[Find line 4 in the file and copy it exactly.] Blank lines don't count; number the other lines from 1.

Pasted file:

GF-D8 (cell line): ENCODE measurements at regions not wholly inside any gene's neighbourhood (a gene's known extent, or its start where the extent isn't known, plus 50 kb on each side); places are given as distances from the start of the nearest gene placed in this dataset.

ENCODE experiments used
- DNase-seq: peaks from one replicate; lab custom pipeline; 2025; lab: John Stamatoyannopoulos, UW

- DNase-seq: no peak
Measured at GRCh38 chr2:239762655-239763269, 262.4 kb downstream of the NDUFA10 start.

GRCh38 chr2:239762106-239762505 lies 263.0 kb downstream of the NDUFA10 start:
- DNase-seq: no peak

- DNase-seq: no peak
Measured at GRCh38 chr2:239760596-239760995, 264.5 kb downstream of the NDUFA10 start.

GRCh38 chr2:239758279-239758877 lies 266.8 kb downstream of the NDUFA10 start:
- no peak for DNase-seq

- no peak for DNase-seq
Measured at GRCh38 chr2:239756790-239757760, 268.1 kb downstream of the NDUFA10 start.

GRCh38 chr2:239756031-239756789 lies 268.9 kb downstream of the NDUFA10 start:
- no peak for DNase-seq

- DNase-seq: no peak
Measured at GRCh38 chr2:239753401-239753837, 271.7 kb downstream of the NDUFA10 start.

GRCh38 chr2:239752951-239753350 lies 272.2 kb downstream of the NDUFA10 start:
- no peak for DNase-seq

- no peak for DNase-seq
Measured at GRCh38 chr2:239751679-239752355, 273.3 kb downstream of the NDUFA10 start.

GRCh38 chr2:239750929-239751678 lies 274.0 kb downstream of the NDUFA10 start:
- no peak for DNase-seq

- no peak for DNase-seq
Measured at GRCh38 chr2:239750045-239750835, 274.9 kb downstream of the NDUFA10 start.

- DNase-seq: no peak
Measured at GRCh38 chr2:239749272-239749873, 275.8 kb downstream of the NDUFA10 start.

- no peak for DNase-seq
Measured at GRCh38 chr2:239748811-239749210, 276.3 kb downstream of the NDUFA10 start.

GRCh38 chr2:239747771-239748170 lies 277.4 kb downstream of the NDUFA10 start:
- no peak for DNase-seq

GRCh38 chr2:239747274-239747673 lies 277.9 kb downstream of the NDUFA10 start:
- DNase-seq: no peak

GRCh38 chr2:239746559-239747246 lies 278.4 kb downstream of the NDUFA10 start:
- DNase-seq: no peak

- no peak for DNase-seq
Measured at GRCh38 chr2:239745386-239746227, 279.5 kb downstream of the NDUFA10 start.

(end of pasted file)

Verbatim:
- DNase-seq: no peak